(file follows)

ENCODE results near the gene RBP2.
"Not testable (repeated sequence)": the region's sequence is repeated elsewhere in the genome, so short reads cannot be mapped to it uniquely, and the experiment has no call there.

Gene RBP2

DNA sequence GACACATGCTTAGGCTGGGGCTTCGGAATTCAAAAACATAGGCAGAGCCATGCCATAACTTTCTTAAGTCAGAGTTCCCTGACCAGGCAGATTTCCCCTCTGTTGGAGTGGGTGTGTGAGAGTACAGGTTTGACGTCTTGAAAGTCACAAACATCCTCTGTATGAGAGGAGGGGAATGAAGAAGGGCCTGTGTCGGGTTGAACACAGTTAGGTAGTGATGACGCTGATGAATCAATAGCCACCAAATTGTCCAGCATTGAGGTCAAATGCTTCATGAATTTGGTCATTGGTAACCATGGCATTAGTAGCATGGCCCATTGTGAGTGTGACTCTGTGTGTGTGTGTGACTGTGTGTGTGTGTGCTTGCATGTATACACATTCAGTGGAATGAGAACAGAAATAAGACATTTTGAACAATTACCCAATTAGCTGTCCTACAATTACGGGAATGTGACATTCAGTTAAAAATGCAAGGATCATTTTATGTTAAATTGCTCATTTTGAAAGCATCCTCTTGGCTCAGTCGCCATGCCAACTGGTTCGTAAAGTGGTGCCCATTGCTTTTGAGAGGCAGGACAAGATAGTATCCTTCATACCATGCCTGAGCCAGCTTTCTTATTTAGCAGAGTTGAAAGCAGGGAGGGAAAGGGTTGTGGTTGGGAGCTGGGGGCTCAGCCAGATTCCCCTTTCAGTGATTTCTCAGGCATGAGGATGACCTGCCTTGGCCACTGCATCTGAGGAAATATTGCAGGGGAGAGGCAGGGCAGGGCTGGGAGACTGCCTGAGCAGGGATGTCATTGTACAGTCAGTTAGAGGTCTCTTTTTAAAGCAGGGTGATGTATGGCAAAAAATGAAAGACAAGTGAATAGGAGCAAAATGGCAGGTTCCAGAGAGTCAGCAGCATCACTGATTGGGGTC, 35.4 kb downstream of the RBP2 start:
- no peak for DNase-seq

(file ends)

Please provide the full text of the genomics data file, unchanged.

ENCODE results near the gene RBP2.
"Not testable (repeated sequence)": the region's sequence is repeated elsewhere in the genome, so short reads cannot be mapped to it uniquely, and the experiment has no call there.

Gene RBP2

DNA sequence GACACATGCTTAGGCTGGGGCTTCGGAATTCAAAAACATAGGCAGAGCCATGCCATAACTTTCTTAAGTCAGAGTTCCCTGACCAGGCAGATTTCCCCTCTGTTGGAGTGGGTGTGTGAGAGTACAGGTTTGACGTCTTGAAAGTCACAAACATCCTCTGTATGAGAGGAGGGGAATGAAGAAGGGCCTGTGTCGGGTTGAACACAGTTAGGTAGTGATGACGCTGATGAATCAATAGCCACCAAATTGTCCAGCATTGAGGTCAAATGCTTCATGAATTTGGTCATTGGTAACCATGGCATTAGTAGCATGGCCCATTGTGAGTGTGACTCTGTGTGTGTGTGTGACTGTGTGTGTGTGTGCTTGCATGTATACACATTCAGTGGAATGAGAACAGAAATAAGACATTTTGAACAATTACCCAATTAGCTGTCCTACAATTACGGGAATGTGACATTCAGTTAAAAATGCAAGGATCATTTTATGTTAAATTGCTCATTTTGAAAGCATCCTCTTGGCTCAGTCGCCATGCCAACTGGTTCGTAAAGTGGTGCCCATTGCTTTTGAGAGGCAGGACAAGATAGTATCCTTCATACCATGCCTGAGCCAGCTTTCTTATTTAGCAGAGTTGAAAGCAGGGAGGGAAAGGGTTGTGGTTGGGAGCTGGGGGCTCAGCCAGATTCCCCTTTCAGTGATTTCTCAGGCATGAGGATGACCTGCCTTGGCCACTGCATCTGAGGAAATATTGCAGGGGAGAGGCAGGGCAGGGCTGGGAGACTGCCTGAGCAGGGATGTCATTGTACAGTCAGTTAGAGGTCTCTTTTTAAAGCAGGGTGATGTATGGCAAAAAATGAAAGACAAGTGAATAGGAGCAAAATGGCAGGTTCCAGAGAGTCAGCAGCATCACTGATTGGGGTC, 35.4 kb downstream of the RBP2 start:
- no peak for DNase-seq